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What does HIV do to CD4 cells?

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HIV damages your immune system because it targets CD4 cells. The virus grabs on to the surface of a cell, gets inside, and becomes a part of it. When the infected CD4 cell dies, it releases As an infected CD4 cell multiplies so it can do its job, it also makes more copies of HIV into the bloodstream.  

Those new bits of virus find and take over more CD4 cells, and the cycle continues. This leads to fewer and fewer HIV-free, working CD4 cells.

HIV can destroy entire families of CD4 cells, and then the germs these cells fight have easy access to your body. The resulting illnesses are called opportunistic infections  (OIs) because they take advantage of your body's lack of defense.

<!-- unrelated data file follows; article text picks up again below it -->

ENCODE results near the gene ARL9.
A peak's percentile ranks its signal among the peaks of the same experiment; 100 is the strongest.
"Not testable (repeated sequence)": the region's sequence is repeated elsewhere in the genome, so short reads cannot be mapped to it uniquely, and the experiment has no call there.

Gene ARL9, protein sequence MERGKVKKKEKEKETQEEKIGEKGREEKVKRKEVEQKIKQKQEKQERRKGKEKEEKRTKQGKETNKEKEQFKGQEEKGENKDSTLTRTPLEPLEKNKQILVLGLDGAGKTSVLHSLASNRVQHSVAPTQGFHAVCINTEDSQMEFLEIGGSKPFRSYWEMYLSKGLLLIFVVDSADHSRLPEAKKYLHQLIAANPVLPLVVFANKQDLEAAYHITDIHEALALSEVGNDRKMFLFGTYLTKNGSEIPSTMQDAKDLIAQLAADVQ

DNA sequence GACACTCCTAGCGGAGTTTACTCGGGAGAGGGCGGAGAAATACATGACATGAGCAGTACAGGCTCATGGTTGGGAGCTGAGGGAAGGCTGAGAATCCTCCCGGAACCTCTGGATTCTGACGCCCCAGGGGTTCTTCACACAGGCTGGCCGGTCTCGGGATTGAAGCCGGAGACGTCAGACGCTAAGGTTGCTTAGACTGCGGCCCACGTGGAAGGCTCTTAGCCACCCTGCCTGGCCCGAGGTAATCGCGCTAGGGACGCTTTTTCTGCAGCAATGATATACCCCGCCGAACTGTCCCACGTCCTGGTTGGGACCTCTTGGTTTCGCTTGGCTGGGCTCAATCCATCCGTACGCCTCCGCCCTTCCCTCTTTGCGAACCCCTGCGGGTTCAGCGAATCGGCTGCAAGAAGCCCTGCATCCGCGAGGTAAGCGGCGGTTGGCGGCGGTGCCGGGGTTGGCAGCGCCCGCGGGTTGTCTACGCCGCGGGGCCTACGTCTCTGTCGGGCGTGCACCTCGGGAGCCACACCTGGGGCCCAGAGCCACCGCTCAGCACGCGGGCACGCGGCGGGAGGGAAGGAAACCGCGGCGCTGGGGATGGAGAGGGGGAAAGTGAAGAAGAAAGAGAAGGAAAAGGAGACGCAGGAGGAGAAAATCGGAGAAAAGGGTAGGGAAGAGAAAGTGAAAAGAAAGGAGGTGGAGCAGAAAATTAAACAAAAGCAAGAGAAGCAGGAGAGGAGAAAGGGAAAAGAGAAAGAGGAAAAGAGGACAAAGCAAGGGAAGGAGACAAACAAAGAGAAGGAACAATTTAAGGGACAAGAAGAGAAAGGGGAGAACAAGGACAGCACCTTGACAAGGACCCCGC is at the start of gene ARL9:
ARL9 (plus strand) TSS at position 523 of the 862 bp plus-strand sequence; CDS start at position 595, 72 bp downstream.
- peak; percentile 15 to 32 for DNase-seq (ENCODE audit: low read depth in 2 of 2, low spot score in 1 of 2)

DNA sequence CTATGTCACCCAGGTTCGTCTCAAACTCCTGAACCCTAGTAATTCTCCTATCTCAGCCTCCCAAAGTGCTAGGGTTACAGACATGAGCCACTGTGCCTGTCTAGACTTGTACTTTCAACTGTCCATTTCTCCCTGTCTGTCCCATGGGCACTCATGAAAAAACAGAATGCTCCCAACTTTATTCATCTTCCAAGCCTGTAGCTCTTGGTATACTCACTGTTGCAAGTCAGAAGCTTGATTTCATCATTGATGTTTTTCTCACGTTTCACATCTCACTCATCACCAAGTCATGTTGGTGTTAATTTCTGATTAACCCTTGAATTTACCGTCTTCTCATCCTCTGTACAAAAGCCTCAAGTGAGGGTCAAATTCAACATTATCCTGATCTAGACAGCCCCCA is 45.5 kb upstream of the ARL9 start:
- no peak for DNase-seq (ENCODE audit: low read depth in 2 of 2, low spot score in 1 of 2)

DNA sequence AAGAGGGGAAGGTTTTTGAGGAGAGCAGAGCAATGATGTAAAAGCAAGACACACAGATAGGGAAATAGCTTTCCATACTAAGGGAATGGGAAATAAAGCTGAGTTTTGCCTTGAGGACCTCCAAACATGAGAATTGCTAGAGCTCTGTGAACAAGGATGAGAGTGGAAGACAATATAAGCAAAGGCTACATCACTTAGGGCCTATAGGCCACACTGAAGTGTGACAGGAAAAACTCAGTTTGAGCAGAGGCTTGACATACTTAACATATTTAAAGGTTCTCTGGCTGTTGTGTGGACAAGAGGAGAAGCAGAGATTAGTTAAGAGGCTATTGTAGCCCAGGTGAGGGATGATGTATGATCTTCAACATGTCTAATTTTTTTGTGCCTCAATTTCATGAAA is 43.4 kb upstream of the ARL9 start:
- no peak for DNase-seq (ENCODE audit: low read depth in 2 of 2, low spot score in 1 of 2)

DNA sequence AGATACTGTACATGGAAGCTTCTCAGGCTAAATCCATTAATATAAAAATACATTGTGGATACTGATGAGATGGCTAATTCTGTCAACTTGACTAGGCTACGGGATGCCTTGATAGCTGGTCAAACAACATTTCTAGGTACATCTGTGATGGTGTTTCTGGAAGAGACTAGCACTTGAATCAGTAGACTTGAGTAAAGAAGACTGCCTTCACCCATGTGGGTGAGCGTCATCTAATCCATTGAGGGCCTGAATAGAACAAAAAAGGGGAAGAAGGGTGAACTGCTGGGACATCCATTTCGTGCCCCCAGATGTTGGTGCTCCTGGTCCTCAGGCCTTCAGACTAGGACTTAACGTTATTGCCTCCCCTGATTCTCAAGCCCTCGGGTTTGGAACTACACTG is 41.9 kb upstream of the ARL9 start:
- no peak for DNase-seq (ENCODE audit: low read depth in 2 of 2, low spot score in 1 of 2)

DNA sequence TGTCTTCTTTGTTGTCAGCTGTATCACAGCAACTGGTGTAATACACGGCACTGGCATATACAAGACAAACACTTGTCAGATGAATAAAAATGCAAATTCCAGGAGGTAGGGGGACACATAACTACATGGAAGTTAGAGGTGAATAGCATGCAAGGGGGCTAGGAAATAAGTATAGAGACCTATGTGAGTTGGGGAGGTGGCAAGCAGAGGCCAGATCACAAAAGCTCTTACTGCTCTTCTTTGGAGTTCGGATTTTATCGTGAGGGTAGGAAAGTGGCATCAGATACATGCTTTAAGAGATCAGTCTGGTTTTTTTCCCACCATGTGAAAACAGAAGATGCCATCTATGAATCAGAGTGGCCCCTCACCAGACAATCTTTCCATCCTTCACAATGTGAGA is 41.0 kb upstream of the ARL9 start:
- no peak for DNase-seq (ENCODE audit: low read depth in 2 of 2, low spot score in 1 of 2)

SOURCES:

UpToDate: "Techniques and interpretation of measurement of the CD4 cell count in HIV-infected patients."

Lab Tests Online: "CD4 Count."

New Mexico AIDS InfoNet: "CD4 Cell Tests."

Reviewed by Jonathan E. Kaplan on June 23, 2019

SOURCES:

UpToDate: "Techniques and interpretation of measurement of the CD4 cell count in HIV-infected patients."

Lab Tests Online: "CD4 Count."

New Mexico AIDS InfoNet: "CD4 Cell Tests."

Reviewed by Jonathan E. Kaplan on June 23, 2019

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What else can affect your CD4 count?

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